Most of the time, I use canned chicken stock. I work a full time job and try maintain some semblance of a social life, so I don’t always have time to make my own stock from scratch. While delicious, it just isn’t something I ever think to do ahead of time. You know how it is, I’m sure: wake up, shower and dress, pack lunches, and darn it if I forgot to get the chicken bones in the soup pot with all the nicely chopped vegetables and tightly bundled herbs and spices before I run out of the house at 7 AM to catch my train, only to return again at 7 PM, when it’s time to shower again (New York summers are brutal!), throw something quick together for dinner, and maybe do a bit of reading before bed. That’s where this new Knorr Homestyle Stock comes in. It’s got more flavor than your average canned stock, and it’s much less salty than a typical bouillon cube. It can be diluted as much as you want, too, so it’s easy to immerse some of your own signature flavors into whatever you’re cooking. I was really excited when I was asked by Knorr to create a recipe using their new stock, and I wanted to make it shine. You see, if they pick my recipe, I get a chance to be flown out to San Diego for BlogHer 2011, as well as spot in a live cooking competition!
I can’t think of many meals in which a good broth is key as much as in pho. If you’ve never had pho, you’re in for a treat! Pho is something I actually learned about when I first started watching No Reservations with Anthony Bourdain, and after I saw Tony slurping up a big bowl of it, I knew I had to try it for myself. Pho is made with rice noodles, and while traditionally uses beef, I wanted to keep things a bit leaner, so I opted for chicken. I suppose this is sort of like a Vietnamese version of chicken noodle soup! I used fragrant ground coriander, ground Chinese five spice, and fresh ginger in my broth, as well as shredded chicken, sauteed mushrooms and onions, and bok choy for a comforting pairing along with the rice noodles. My favorite part about pho, however, are all of the tasty toppings. We used cilantro, red onions, sprouts, Sriracha, hoisin sauce, and fresh lime, but you can really use whatever you like. There’s nothing more appetizing to me than a colorful bowl of pho, so I hope that I can convince you to make some at home soon! Pho really is the new chicken noodle!
Update: I won! I will be attending BlogHer 2011! I hope to see you all there – please come and say hi if you see me walking around! Thanks to Knorr and BlogHer for the opportunity!
After your chicken has simmered in the Knorr Homestyle Stock, shred it up with two forks and return it to the pot.
- 1 teaspoon ground coriander
- 1 teaspoon Chinese five spice
- 2 packages of Knorr Homestyle Stock + 8 cups of water (or 8 cups of homemade chicken stock)
- 1 2-inch piece of ginger, cut into quarters
- 2 chicken breasts, cut into quarters
- salt and pepper, to taste
- ¾ pound mushrooms (of your choice), gently cleaned and thinly sliced
- ½ tablespoon unsalted butter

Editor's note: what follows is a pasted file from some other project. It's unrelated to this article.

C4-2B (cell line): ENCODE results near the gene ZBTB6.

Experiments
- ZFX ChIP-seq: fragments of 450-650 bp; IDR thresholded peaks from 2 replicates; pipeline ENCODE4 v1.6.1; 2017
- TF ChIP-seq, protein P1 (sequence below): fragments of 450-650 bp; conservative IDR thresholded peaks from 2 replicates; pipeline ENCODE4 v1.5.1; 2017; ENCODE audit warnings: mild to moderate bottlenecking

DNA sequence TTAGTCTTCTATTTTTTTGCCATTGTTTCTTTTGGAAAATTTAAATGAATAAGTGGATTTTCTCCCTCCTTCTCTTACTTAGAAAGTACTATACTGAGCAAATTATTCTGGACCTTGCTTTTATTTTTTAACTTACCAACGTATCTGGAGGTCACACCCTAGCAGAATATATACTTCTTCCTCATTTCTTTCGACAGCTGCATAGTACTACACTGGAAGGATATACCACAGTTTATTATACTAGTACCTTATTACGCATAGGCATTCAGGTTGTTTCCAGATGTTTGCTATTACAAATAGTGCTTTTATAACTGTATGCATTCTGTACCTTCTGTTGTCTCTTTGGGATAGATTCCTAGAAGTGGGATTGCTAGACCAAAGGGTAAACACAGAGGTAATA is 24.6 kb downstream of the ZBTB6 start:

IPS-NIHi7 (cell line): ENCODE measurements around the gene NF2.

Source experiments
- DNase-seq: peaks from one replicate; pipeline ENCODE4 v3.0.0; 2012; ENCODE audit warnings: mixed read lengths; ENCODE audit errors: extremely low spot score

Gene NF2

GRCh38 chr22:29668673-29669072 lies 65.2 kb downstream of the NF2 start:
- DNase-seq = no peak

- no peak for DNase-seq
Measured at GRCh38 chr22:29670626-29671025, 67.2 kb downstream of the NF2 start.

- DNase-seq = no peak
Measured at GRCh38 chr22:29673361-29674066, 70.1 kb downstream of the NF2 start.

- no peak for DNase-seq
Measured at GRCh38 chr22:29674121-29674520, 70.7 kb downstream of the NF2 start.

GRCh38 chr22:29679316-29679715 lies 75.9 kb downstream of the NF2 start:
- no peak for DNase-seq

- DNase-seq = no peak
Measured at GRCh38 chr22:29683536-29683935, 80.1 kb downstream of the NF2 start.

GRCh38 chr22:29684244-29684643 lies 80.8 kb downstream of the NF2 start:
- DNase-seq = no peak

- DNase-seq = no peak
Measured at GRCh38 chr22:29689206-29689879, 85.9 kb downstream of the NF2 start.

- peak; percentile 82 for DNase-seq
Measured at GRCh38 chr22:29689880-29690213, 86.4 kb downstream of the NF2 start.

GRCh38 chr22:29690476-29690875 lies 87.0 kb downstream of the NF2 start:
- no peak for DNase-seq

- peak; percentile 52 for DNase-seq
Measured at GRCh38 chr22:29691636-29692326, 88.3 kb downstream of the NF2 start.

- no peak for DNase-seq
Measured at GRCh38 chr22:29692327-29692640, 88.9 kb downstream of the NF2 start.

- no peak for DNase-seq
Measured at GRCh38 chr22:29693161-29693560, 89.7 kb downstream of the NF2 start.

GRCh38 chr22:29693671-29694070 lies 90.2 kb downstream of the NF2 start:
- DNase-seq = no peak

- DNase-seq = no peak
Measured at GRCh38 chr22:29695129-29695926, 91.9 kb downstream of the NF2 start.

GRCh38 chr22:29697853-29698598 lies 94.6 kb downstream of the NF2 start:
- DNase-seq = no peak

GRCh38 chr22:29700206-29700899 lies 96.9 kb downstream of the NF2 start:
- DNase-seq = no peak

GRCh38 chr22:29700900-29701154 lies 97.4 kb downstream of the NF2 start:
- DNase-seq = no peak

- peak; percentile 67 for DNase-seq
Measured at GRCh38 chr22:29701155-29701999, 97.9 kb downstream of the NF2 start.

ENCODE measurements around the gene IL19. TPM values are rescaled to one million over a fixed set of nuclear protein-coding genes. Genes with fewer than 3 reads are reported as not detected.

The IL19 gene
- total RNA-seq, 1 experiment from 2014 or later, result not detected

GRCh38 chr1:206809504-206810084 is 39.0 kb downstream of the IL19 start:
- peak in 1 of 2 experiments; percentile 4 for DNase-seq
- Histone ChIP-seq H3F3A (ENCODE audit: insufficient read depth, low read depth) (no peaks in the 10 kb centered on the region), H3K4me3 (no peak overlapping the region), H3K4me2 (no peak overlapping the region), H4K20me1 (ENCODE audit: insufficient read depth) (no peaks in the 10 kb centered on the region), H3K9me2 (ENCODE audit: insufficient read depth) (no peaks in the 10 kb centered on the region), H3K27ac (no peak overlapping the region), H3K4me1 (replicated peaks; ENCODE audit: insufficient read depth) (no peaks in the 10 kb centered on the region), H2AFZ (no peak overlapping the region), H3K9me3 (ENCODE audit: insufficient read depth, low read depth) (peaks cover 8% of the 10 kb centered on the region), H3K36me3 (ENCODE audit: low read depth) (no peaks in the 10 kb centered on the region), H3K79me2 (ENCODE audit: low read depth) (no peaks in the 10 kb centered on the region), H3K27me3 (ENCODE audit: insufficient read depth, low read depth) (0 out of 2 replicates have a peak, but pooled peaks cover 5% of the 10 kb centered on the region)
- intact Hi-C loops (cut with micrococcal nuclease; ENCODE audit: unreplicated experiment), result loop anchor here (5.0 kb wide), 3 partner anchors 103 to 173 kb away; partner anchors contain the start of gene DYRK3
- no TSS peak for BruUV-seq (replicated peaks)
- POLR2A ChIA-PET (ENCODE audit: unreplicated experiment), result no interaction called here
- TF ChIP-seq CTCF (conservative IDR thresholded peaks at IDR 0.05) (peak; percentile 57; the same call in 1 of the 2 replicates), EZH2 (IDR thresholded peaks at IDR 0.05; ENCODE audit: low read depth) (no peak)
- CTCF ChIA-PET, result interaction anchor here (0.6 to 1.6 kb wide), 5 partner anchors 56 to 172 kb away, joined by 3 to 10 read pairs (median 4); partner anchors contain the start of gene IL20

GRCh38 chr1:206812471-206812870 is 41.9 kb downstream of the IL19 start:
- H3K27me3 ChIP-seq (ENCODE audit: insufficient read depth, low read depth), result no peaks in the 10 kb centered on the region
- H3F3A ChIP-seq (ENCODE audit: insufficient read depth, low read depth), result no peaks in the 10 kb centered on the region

- 1 red onion, very thinly sliced (reserve a few slices for a garnish later)
- 1 bunch bok choy, cleaned
- 1 pound dry rice noodles, ramen noodles, etc. (any thin noodle will do)
- Thinly sliced red onion
- Fresh cilantro
- Lime wedges
- Hoisin sauce
- Sriracha and/or hot chile sauce
- First, get your broth going and your chicken cooking. Add the teaspoon of ground coriander and the teaspoon of Chinese five spice to a dry soup pot and toast over medium heat for a few minutes, until fragrant, stirring often. If you are using the Knorr chicken stock, add in 8 cups of water and bring to a boil, then add in your two packages of Knorr chicken stock and whisk until combined. Otherwise, you can just add in 8 cups of chicken stock. Bring to a boil, then add in the chicken pieces, and cook over medium-high heat for 20-25 minutes, until the chicken is cooked through. Be sure to skim the surface of the broth every so often to rid the broth of extra fat.
- Now, get your mushrooms going. Add ¼ of your cleaned and sliced mushrooms to a large, dry pan over medium heat. Cook until the juices start to come out of them a bit, then add a ¼ of your butter to the mushrooms. Stir until browned, then move to another plate, wipe your pan clean, and start on your next batch of mushrooms, repeating the same steps until they are all cooked. It’s best to cook mushrooms this way to retain as much mushroom flavor as possible – they release . When the mushrooms are done, add the onions to the pan with a bit more butter, if you like, and cook over medium-high heat for 15 minutes or so, until caramelized. Add to the plate along with the mushrooms and set aside.
- When your chicken is ready, remove it from the pot and shred with two forks. Set aside and add the bok choy. Raise the temperature to medium-high, then add in the mushrooms and the onions. Allow everything to simmer together for 10 minutes or so, until the bok choy is wilted. While you do this, get your noodles ready according to their package directions. You can boil them in the broth, or in another pot – whatever the box or package says is best. My noodles were rice noodles, so I heated some water to boiling, removed it from the heat, and added the rice noodles, then let them sit for 10 minutes or so, until softened. At this point, I drained the noodles and added them to my broth. When the noodles are ready, add them to the broth, along with the chicken. Remove the pot of broth and noodles from the heat, taste, and add salt and pepper to taste.
- Ladle the pho into bowls and garnish with cilantro, red onion, sprouts, lime wedges, Sriracha, Hoisin sauce, or whatever else you like! Happy eating!